Carlsberg Laboratory

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The Carlsberg Laboratory and in the foreground a statue of its founder J. C. Jacobsen.

The Carlsberg Laboratory in Copenhagen, Denmark, was created in 1875 by J. C. Jacobsen, the founder of the Carlsberg brewery, for the sake of advancing biochemical knowledge, especially relating to brewing. It featured a Department of Chemistry and a Department of Physiology. In 1972, the laboratory was renamed the Carlsberg Research Center and was transferred to the brewery.


The Carlsberg Laboratory was known for isolating Saccharomyces carlsbergensis, the species of yeast responsible for lager fermentation, as well as for introducing the concept of pH in acid-base chemistry. The Danish chemist Søren Peder Lauritz Sørensen introduced the concept of pH, a scale for measuring acidity and basicity of substances. While working at the Carlsberg Laboratory, he studied the effect of ion concentration on proteins, and understood the concentration of hydrogen ions was particularly important. To express the hydronium ion (H3O+) concentration in a solution, he devised a logarithmic scale known as the pH scale.[1]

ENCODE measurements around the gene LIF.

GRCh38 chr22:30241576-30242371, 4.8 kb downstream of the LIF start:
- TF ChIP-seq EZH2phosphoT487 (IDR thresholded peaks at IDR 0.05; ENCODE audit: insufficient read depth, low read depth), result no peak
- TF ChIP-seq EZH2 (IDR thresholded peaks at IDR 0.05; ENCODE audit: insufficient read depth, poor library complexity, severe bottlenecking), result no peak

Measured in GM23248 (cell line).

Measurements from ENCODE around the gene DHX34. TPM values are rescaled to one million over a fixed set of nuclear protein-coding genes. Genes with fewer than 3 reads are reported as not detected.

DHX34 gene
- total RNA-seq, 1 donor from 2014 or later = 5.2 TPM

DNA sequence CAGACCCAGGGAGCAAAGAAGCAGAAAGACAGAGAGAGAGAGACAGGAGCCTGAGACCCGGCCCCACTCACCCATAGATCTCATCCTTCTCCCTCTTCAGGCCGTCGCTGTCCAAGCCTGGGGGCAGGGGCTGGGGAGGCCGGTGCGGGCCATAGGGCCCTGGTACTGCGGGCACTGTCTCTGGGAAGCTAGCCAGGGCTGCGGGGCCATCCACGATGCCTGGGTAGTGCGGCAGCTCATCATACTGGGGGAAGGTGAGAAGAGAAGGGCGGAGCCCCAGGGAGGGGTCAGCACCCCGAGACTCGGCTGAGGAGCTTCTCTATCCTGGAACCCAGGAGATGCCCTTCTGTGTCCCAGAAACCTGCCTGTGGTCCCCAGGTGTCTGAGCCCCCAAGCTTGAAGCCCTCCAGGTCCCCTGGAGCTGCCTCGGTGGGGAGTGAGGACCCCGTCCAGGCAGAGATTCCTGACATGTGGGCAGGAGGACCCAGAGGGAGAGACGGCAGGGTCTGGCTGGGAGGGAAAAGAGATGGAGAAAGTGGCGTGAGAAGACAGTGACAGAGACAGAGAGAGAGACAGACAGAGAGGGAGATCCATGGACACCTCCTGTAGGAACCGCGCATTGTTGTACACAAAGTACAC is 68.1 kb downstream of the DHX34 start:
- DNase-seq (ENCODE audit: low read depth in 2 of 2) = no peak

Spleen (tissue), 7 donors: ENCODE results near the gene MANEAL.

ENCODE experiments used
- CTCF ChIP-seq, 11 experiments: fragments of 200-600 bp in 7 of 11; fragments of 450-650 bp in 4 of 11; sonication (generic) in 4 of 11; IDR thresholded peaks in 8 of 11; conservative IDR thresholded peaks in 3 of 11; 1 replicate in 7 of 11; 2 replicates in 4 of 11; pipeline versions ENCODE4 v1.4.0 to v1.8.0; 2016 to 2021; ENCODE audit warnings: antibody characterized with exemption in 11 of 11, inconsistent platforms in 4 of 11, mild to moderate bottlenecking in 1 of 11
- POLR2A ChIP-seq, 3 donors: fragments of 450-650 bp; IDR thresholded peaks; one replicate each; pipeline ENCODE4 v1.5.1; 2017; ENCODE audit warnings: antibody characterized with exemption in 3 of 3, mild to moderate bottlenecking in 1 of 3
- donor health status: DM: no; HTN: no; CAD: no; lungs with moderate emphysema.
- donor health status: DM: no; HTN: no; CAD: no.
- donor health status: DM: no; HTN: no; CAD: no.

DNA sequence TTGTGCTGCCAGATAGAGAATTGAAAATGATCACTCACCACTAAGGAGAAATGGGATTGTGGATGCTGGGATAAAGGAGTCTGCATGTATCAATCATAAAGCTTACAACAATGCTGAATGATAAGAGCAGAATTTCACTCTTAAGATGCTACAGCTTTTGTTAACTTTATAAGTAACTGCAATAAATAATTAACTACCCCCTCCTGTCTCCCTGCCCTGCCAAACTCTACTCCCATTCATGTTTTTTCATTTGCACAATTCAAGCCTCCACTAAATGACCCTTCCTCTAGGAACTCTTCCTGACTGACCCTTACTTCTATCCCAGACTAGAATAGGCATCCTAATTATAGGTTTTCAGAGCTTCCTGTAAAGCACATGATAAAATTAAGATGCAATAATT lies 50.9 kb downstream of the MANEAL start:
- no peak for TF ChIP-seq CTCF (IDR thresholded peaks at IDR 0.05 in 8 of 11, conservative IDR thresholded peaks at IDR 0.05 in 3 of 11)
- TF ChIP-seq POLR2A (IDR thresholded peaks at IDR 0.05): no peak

Name[1] Period
Johan Kjeldahl 1876–1900
S. P. L. Sørensen 1901–1938
Kaj Ulrik Linderstrøm-Lang 1938–1959
Martin Ottesen 1959–1987
Klaus Bock 1988–2006
Jens Ø. Duus 2006–2011
Ole Hindsgaul 2011–2014
Birger Lindberg Møller 2014–present

See also[edit]



  1. ^ Schellman JA, Schellman CG (May 1997). "Kaj Ulrik Linderstrøm-Lang (1896-1959)". Protein Sci. 6 (5): 1092–100. doi:10.1002/pro.5560060516. PMC 2143695Freely accessible. PMID 9144781. 

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Coordinates: 55°39′57″N 12°31′42″E / 55.6658°N 12.5283°E / 55.6658; 12.5283